Campaign diary

Putin’s leniency

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Andrei Kosykh in court. Photo: Petr Kassin/Kommersant

by Sarah Hurst

Today the Moscow city court reduced the sentence of Andrei Kosykh, who participated in Alexei Navalny’s anti-corruption protest of March 26 in Moscow, from four years in prison to three years and eight months. Kosykh, a 30-year-old freight handler who had dreamed of becoming a musician, was convicted of injuring riot policeman Yevgeny Gavrilov. The same policeman gave evidence against young engineer Ivan Nepomnyashchikh in 2015 at his trial for protesting on May 6, 2012. Nepomnyashchikh served a 2 ½-year prison sentence, then left Russia.

“I don’t know how it happened,” Kosykh told a reporter from Dozhd TV during his trial. “But at that moment what was happening seemed unfair to me. First [police] shoved a young woman, and that got to me. Then they started ‘taking’ guys, not the tough ones, but the weaker ones… I spontaneously reacted each time, it was just that kind of atmosphere,” he said. Kosykh admitted he kicked or hit three riot policemen during the skirmishes.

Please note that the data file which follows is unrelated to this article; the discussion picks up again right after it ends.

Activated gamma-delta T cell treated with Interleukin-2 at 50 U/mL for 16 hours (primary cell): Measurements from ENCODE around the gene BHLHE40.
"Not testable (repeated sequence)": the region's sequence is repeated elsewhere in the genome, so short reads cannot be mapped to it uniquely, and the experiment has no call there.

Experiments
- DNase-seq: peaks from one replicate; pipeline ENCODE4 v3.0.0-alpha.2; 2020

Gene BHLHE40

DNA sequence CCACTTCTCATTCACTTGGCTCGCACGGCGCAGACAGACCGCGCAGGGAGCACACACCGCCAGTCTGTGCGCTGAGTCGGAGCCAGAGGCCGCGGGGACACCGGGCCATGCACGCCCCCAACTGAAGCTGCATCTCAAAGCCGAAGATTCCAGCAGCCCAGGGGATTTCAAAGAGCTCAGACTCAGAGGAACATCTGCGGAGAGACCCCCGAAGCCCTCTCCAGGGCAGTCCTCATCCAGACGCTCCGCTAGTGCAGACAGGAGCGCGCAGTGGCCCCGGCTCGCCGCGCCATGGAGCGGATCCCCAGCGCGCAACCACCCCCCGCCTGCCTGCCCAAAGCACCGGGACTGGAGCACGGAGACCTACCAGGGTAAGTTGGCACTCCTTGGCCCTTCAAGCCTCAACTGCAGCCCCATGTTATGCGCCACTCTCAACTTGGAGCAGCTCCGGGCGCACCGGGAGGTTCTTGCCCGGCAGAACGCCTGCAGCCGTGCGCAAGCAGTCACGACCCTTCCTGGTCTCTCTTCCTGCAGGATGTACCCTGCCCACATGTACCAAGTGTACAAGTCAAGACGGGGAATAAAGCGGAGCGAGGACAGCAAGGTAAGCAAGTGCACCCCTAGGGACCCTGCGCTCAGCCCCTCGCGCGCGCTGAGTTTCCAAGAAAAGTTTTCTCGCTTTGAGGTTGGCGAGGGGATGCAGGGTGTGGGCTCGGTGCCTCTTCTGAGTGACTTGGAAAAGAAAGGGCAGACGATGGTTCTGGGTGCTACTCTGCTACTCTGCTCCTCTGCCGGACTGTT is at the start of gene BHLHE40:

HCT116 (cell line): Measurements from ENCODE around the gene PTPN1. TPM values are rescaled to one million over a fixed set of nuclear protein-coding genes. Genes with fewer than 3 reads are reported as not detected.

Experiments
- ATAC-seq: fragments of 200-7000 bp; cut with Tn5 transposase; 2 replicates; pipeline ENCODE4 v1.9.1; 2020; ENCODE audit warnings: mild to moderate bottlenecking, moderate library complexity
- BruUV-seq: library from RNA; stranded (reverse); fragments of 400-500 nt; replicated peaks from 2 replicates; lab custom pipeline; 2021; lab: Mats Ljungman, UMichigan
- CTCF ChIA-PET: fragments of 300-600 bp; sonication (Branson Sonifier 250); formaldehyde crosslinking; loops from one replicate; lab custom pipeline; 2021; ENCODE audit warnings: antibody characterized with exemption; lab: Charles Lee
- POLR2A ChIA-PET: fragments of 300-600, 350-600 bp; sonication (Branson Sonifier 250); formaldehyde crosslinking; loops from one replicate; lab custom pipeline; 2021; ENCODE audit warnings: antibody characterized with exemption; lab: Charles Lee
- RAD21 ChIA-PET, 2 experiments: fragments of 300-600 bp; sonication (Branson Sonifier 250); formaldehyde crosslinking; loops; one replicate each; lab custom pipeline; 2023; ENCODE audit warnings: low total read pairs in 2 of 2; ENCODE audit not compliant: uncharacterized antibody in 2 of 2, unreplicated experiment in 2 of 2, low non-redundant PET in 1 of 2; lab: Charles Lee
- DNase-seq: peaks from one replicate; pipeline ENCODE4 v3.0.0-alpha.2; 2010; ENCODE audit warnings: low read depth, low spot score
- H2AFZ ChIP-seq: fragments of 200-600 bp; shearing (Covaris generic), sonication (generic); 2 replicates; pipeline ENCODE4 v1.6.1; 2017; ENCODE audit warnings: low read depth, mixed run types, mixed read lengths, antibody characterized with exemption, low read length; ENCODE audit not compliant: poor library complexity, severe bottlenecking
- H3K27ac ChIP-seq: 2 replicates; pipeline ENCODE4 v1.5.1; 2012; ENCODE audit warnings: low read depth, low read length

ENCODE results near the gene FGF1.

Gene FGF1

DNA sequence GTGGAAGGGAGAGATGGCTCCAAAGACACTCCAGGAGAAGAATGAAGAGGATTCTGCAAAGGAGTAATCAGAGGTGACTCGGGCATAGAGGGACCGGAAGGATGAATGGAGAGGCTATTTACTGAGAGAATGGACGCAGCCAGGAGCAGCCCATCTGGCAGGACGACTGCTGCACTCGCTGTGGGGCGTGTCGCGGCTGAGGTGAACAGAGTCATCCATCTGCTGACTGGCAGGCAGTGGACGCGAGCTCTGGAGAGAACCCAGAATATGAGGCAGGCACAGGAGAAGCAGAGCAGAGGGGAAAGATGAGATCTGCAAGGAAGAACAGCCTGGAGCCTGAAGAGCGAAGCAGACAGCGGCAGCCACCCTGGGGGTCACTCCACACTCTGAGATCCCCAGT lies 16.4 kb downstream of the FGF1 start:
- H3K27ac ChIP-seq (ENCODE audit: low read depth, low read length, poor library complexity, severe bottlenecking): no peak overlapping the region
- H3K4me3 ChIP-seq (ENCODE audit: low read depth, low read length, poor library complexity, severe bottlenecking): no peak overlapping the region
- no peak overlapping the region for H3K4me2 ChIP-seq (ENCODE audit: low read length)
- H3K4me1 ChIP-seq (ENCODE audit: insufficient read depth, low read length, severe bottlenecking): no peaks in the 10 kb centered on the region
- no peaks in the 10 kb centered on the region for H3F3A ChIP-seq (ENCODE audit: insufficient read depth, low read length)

It was Kosykh’s first involvement in politics – like thousands of others he was inspired to go out on the streets because of Navalny’s video “Don’t Call Him Dimon” about Prime Minister Dmitri Medvedev’s alleged corruption, which has received nearly 25 million views on YouTube. Many of Kosykh’s friends and acquaintances provided character references for his case, saying that he organised events for orphans and had donated 80 books to his local library. His mother is a member of Putin’s United Russia party. None of that saved him from being one of the dozens of people now languishing in prison for protesting against Putin.

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